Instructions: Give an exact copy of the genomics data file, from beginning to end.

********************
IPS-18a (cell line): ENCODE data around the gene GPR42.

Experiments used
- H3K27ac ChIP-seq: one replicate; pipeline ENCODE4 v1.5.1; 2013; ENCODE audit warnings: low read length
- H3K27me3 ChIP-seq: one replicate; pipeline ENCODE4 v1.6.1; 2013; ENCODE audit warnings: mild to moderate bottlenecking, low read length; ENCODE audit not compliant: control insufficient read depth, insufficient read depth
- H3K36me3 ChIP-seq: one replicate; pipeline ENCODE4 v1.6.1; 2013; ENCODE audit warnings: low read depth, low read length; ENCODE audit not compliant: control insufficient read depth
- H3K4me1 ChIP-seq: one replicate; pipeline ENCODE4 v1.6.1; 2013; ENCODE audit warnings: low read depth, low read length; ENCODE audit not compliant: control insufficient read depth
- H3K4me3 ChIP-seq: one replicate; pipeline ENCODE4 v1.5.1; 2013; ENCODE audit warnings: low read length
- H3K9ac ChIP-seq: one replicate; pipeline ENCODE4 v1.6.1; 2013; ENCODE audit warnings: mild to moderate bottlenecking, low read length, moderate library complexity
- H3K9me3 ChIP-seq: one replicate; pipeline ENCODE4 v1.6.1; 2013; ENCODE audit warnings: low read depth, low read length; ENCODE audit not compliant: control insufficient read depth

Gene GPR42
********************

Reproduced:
IPS-18a (cell line): ENCODE data around the gene GPR42.

Experiments used
- H3K27ac ChIP-seq: one replicate; pipeline ENCODE4 v1.5.1; 2013; ENCODE audit warnings: low read length
- H3K27me3 ChIP-seq: one replicate; pipeline ENCODE4 v1.6.1; 2013; ENCODE audit warnings: mild to moderate bottlenecking, low read length; ENCODE audit not compliant: control insufficient read depth, insufficient read depth
- H3K36me3 ChIP-seq: one replicate; pipeline ENCODE4 v1.6.1; 2013; ENCODE audit warnings: low read depth, low read length; ENCODE audit not compliant: control insufficient read depth
- H3K4me1 ChIP-seq: one replicate; pipeline ENCODE4 v1.6.1; 2013; ENCODE audit warnings: low read depth, low read length; ENCODE audit not compliant: control insufficient read depth
- H3K4me3 ChIP-seq: one replicate; pipeline ENCODE4 v1.5.1; 2013; ENCODE audit warnings: low read length
- H3K9ac ChIP-seq: one replicate; pipeline ENCODE4 v1.6.1; 2013; ENCODE audit warnings: mild to moderate bottlenecking, low read length, moderate library complexity
- H3K9me3 ChIP-seq: one replicate; pipeline ENCODE4 v1.6.1; 2013; ENCODE audit warnings: low read depth, low read length; ENCODE audit not compliant: control insufficient read depth

Gene GPR42